Healthcare & Life Science Symposium
Workplace Resource partners with MillerKnoll to host Healthcare & Life Science Symposium
Today, with the global pandemic clearly on the wane, is it the U.S. healthcare workforce that needs healing?
If you ask our design team at Workplace Resource the answer is a clear and resounding “yes.” As Colorado’s leading innovator of creative interior solutions, we believe the best way to start that healing process is through something we call “creating spaces that matter.”
Today, as many as 50% of the doctors, nurses, and frontline providers who battled COVID-19 report facing issues like burnout, stress, and exhaustion. Those alarming numbers have led us to focus on envisioning medical environments that offer much needed relief for those charged with delivering healing care. In effect, we’re now at the forefront of designing hospitals that can themselves heal, too.
That was the subject of the Healthcare & Life Science Symposium we recently hosted with our friends and primary furniture partners at MillerKnoll — the legendary Michigan-based furniture design firm which, for over a century, has been a leading voice in shaping business interiors and has provided innovated design solutions for healthcare environments for over 50 years.
The one-day symposium, held on the campus of the Auraria Higher Education Center inside the Tivoli Student Union, drew dozens of stakeholders in healthcare and design — including leaders from architecture and design firms, general contractors, and healthcare executives — to discuss how tomorrow’s health care environments can better serve both patients and caregivers.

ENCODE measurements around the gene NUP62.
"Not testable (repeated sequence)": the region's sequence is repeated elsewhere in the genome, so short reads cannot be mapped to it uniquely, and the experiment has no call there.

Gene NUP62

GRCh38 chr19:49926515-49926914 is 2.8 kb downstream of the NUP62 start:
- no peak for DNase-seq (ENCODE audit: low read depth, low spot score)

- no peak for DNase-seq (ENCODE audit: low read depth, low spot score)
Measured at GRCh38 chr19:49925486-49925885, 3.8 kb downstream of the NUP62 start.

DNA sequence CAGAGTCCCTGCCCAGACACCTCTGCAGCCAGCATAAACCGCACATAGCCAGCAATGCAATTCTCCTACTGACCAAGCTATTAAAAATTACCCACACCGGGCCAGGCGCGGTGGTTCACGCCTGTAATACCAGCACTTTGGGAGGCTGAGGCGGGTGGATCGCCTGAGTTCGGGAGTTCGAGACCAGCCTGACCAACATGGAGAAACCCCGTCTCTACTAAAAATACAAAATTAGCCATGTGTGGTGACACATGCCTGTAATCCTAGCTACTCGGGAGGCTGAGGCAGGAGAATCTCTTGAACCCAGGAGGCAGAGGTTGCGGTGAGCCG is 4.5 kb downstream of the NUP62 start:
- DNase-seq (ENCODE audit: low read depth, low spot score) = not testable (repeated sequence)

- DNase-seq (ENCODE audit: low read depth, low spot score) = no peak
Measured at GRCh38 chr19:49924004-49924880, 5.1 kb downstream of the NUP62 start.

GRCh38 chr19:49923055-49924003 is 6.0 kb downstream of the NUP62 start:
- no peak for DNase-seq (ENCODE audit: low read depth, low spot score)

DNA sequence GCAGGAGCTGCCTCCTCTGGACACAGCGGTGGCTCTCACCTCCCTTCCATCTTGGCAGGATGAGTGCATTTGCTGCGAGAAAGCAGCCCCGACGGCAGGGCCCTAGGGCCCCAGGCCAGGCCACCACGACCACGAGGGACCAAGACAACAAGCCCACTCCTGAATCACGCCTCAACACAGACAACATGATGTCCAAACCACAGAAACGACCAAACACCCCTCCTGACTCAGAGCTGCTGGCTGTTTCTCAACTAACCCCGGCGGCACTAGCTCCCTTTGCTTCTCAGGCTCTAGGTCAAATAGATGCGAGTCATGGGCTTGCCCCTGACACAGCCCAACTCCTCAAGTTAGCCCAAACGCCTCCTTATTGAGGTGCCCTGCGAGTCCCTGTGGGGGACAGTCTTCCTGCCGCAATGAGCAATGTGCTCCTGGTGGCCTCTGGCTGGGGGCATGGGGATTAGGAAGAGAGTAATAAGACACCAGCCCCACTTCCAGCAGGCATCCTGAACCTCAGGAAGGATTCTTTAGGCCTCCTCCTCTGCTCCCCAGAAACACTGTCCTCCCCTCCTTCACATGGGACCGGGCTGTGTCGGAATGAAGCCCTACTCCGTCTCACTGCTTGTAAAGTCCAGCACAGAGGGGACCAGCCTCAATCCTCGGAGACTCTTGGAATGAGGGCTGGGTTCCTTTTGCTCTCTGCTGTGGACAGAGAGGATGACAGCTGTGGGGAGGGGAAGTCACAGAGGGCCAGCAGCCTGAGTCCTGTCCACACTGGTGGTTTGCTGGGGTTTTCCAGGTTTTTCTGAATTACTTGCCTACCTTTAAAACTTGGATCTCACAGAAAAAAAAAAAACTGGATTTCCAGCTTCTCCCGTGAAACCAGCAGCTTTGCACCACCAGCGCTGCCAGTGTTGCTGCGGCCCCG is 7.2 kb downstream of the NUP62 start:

“We felt it was important to bring together so many healthcare-focused leaders from our industry,” said Emily Doherty, a Workplace Resource account executive. “It was the perfect forum to share insight and current practices and reinforce Workplace Resource and MillerKnoll as leaders in the healthcare design world.”
The symposium packed plenty of punch in short sessions spread across the day. The first, entitled “Condition Critical,” was a presentation and discussion about the state of behavioral health led by Gail Caldwell, a clinical strategist with MillerKnoll. Caldwell provided attendees with insights into how the workplace contributes to caregiver stress, and how workplace design is a critical factor in improving the caregiver’s experience.
“Ultimately, the workplace can contribute greatly to caregiver stress,” said Caldwell. “This setting was perfect to continue exploring the implications of design for caregiver resiliency, respite, and restoration.”
Meredith Banasiak of Boulder Associates led another session, “Wearables & Sensors” — a seminar on using on-person devices in healthcare design to drive continuous improvement. These devices can provide designers with upfront information on dimensions of the person-place ecosystem, and factors such as occupant stress and lighting exposures.
“When we measure aspects of human experience and how it varies by place and over time, we can optimize designs which improve those measurements,” said Banasiak. “These insights set the stage for a future where buildings will adaptively respond to data.”
The day’s final session, called “Yes, And” was a healthcare panel discussion which focused on how to achieve health environment branding with speed and scale.
Workplace Resource and MillerKnoll were pleased the event could provide a platform for our teams — along with industry peers — to share knowledge and insights. A cross-pollination of ideas that will ultimately benefit patients and, just as importantly, medical caregivers.